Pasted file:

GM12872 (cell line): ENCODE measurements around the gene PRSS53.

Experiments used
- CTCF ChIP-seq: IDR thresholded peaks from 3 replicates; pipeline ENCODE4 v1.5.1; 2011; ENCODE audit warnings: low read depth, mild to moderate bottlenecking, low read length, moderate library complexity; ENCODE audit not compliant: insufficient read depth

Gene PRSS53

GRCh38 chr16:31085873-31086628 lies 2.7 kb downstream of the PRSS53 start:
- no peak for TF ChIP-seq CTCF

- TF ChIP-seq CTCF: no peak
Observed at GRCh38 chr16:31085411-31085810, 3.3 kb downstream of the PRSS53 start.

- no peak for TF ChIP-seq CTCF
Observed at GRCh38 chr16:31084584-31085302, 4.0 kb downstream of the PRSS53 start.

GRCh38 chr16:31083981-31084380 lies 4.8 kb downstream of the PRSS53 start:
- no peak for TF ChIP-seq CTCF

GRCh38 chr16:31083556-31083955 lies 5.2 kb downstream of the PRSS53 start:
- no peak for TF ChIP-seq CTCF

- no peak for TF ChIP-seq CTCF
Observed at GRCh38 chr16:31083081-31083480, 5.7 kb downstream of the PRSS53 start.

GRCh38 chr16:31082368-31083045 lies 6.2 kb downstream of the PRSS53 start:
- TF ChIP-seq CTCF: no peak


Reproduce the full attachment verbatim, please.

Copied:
GM12872 (cell line): ENCODE measurements around the gene PRSS53.

Experiments used
- CTCF ChIP-seq: IDR thresholded peaks from 3 replicates; pipeline ENCODE4 v1.5.1; 2011; ENCODE audit warnings: low read depth, mild to moderate bottlenecking, low read length, moderate library complexity; ENCODE audit not compliant: insufficient read depth

Gene PRSS53

GRCh38 chr16:31085873-31086628 lies 2.7 kb downstream of the PRSS53 start:
- no peak for TF ChIP-seq CTCF

- TF ChIP-seq CTCF: no peak
Observed at GRCh38 chr16:31085411-31085810, 3.3 kb downstream of the PRSS53 start.

- no peak for TF ChIP-seq CTCF
Observed at GRCh38 chr16:31084584-31085302, 4.0 kb downstream of the PRSS53 start.

GRCh38 chr16:31083981-31084380 lies 4.8 kb downstream of the PRSS53 start:
- no peak for TF ChIP-seq CTCF

GRCh38 chr16:31083556-31083955 lies 5.2 kb downstream of the PRSS53 start:
- no peak for TF ChIP-seq CTCF

- no peak for TF ChIP-seq CTCF
Observed at GRCh38 chr16:31083081-31083480, 5.7 kb downstream of the PRSS53 start.

GRCh38 chr16:31082368-31083045 lies 6.2 kb downstream of the PRSS53 start:
- TF ChIP-seq CTCF: no peak